Location: Soil, Water & Air Resources ResearchTitle: Soil and water conservation: Our history and future challenges Author
|Karlen, Douglas - Doug|
Submitted to: Soil Science Society of America Journal
Publication Type: Peer Reviewed Journal
Publication Acceptance Date: 5/8/2014
Publication Date: 9/26/2014
Publication URL: http://handle.nal.usda.gov/10113/60574
Citation: Karlen, D.L., Peterson, G.A., Westfall, D.G. 2014. Soil and water conservation: Our history and future challenges. Soil Science Society of America Journal. 78:1493-1499. Interpretive Summary: Being able to sustainably meet increasing global demand for food, feed, fiber, and fuel resources coupled with increasingly variable weather patterns will require new research approaches to solve wicked problems for which there is no single or correct answer. Fortunately, scientists and engineers affiliated with the Soil and Water Management and Conservation Division of the Soil Science Society of America (SSSA) are well poised to meet this challenge. This manuscript summarizes Division history and philosophical changes in the type of research that will be required to meet this challenge. The information will be of interest to SSSA members and others affiliated with the organization. It will also be useful for industry, government, and university representatives responsible for planning, developing, and guiding long-term research programs.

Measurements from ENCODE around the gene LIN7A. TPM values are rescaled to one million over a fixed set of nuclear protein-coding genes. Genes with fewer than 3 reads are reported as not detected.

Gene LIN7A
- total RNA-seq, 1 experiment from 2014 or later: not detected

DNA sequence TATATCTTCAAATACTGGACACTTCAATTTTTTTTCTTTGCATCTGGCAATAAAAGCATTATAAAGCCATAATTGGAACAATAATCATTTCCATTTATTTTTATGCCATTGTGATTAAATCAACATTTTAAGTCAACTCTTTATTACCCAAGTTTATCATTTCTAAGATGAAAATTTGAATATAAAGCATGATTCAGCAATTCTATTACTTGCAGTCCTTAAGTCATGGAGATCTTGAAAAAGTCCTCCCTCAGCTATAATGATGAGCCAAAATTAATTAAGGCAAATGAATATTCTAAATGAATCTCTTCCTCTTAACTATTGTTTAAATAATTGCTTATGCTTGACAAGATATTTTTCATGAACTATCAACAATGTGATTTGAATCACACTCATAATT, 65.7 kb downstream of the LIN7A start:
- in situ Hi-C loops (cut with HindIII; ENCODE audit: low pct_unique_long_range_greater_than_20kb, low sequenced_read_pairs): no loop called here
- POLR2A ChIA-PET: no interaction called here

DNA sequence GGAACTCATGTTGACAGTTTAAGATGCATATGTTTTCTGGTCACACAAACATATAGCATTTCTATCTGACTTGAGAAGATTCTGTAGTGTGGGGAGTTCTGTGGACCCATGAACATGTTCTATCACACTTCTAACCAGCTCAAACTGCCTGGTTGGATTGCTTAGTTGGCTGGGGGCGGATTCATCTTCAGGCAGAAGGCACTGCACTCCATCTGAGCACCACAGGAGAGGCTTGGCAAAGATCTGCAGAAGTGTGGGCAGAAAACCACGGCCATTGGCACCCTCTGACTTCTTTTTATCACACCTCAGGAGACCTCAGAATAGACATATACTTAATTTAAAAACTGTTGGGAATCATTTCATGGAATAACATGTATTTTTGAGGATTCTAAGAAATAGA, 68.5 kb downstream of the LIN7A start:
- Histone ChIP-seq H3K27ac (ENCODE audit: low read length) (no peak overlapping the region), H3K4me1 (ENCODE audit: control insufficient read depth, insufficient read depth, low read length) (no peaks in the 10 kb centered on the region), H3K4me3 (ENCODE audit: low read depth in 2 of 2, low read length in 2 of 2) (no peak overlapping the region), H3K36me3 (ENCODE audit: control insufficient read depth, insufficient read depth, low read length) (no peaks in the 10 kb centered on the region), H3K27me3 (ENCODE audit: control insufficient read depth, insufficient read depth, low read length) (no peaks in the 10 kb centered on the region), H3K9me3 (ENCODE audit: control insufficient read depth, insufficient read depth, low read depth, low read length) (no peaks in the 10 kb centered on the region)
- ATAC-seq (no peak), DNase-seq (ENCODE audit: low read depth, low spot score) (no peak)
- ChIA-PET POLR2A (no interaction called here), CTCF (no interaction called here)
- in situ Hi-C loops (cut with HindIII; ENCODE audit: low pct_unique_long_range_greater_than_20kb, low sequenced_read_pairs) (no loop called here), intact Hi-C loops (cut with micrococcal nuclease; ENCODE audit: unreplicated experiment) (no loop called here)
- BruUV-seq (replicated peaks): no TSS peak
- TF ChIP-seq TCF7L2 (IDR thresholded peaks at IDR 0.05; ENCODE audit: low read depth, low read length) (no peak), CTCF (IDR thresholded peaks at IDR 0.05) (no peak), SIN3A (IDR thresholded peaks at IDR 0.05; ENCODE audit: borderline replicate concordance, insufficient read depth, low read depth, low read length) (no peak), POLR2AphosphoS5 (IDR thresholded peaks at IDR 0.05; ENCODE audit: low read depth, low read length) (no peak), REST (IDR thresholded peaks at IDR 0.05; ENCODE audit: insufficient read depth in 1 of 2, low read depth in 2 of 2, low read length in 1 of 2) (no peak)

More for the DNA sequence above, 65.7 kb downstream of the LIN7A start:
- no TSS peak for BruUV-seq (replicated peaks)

Technical Abstract: Remembering our past is an essential first step into the future. Building upon that philosophy, our objective is to summarize two presentations from a 2012 Soil Science Society of America (SSSA) symposium focused on soil management challenges in response to climate change in order to examine: (1) how the Soil and Water Management and Conservation Division evolved, (2) how soil management research approaches have changed since the Division was founded, and (3) how Division scientists are helping an increasing global population respond to a dynamic and changing climate. Our Division roots and much of soil science in general were literally and figuratively grounded in field research. Herein, we examine the transition from field-scale observational to reductionist research approaches, discuss the inadequacies of the latter approach for addressing landscape-scale, cropping system response to climate change, and suggest a new soil management research approach for our future. The evolution, challenges, and success of a four-factor landscape-scale/cropping system study in the U.S. Great Plains and selected other systems projects are used to illustrate the proposed approach. We conclude with optimism that by identifying new funding priorities and approaches, SSSA scientists and engineers will be able to help solve several complex and wicked 21st century natural resource problems associated with a dynamic and changing climate and a population of more than nine billion people.